Merger – Opposing Views

This was in the Christchurch Courier newspaper, Spring 2018. it shows the expected progress towards the completion.

Christchurch Merger Plan

Plan for the Merger – Christchurch Courier, Spring 2018

On Monday, 26 February 2018, Sajid Javid, the Secretary of State for Housing, Communities and Local Government, gave his decision about the proposed merger with Bournemouth and Poole, to form a ‘supercouncil’, a Unitary Authority. The aim of this is to increase efficiency and save money, by combining functions of both County and local administrations.

This may seem like a sensible, logical idea. However, many were against it, as was I. There was particularly a feeling that little Christchurch might be seen as relatively insignificant compared to its much larger neighbours.


  • Bournemouth: 197,660 (2018)
  • Christchurch: c 56,000
  • Poole: 151,500 (2018)

However, it might not be over yet! This has been going on for some time, and involved a County-wide questionnaire and a local referendum which took place in Christchurch. All pages related to the merger so far are available in the archives, available on the Governance Menu on this site. Instead of creating additional pages, the latest item will be bookmarked at the top, and there is space for comments at the bottom of this page.

Two statements, one of support and one of opposition.

STATEMENT BY CLLRS Bath, Nottage, Smith, Watts, Davies, Hallam, Spittle, Fox and Grace.

We want to put behind us the divisions created by this long-awaited decision and work together with our fellow Councillors to ensure a smooth transition of services into the new authority.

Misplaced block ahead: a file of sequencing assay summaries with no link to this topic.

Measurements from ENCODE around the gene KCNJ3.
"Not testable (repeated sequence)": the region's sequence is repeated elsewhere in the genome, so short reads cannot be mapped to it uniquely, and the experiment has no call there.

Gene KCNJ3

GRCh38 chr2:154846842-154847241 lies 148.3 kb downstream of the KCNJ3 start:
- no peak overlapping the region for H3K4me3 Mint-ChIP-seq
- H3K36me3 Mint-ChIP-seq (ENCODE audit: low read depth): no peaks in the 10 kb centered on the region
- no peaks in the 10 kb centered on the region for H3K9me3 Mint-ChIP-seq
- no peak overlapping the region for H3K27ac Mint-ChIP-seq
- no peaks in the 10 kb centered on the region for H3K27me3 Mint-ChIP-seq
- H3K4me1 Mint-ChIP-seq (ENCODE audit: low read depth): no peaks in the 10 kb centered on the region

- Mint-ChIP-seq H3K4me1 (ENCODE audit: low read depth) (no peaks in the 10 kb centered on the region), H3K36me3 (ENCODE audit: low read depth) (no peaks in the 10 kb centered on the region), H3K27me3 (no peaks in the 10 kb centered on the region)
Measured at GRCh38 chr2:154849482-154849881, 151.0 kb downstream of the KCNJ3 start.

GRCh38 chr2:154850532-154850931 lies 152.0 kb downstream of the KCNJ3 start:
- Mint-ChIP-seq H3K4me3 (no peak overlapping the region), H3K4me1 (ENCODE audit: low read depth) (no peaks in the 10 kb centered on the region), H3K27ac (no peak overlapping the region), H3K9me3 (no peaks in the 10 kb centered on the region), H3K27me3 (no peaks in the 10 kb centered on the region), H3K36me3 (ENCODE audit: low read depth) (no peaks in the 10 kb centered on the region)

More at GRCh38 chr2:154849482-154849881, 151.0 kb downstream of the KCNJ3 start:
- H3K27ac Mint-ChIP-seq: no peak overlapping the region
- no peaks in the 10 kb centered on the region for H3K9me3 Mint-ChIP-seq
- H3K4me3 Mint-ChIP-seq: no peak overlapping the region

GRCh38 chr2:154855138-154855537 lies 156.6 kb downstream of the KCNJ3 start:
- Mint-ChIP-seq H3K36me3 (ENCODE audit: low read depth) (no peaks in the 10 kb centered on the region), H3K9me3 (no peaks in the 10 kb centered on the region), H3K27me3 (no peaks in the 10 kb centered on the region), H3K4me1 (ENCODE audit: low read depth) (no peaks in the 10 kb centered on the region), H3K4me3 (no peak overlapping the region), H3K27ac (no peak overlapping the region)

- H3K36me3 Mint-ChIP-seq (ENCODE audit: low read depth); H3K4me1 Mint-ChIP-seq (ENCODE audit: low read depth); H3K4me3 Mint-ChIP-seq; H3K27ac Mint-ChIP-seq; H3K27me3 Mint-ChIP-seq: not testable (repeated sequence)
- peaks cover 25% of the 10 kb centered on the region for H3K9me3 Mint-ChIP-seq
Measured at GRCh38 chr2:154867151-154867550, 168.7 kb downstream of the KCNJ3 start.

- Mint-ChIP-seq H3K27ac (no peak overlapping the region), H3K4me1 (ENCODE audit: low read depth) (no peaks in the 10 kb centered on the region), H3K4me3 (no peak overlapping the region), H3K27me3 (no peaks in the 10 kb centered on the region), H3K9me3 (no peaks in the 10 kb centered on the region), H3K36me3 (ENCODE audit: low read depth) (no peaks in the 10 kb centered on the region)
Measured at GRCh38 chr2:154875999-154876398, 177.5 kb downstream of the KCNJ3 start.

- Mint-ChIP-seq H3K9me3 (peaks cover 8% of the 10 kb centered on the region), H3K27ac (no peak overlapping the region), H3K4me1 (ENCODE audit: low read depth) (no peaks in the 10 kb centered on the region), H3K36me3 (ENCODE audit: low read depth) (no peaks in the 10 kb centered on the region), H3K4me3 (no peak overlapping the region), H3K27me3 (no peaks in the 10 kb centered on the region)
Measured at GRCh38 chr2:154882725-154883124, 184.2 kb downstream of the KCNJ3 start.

‘The opportunities the new council creates should be grasped by all Christchurch councillors who now need to work closely with Councillors from Bournemouth and Poole to embrace the chance to deliver a future proof Council across the conurbation for all residents.

‘By working in partnership with our neighbours we can ensure that the things that matter most to us in Christchurch are carried forward into the new structure.

‘Now is the time to embrace the opportunities this brings for future generations by ensuring our voice is heard both locally and in central government to protect our heritage, grow our economy and improve our roads and schools, this can only be achieved by working in harmony together. Let’s stop the fighting and get on with the business we were elected to do, to get the best deal for the people of Christchurch.’


I am sure all members of the Keep Christchurch Special group will be bitterly disappointed by the decision of the Secretary of state, which is in clear and flagrant breach of the undertakings given to parliament by Mr Javid, his predecessor, and also of the Conservative election manifesto in 2017 to which Mr Javid had committed himself.

This proposal is based on financial figures which time after time have been called into serious question, on a visionary and poorly structured “Case for Change” and on a public consultation which was shown by the Christchurch referendum to be completely unreliable.

Christchurch Council has already voted to support, in the event of this decision, its MP Sir Christopher Chope in resisting these attempts to thwart the democratic wishes of Christchurch residents and we call on all Christchurch Councillors to respect the residents’ wishes. Similarly, there are of course legal remedies which are open to anyone with an interest in the area to challenge the process by which this decision was reached and we understand that preparations for such a challenge are well under way.

Yesterday it was indeed a “historic day”: a day when nine Christchurch Councillors welcomed the end of over 700 years of Christchurch’s existence as a borough.


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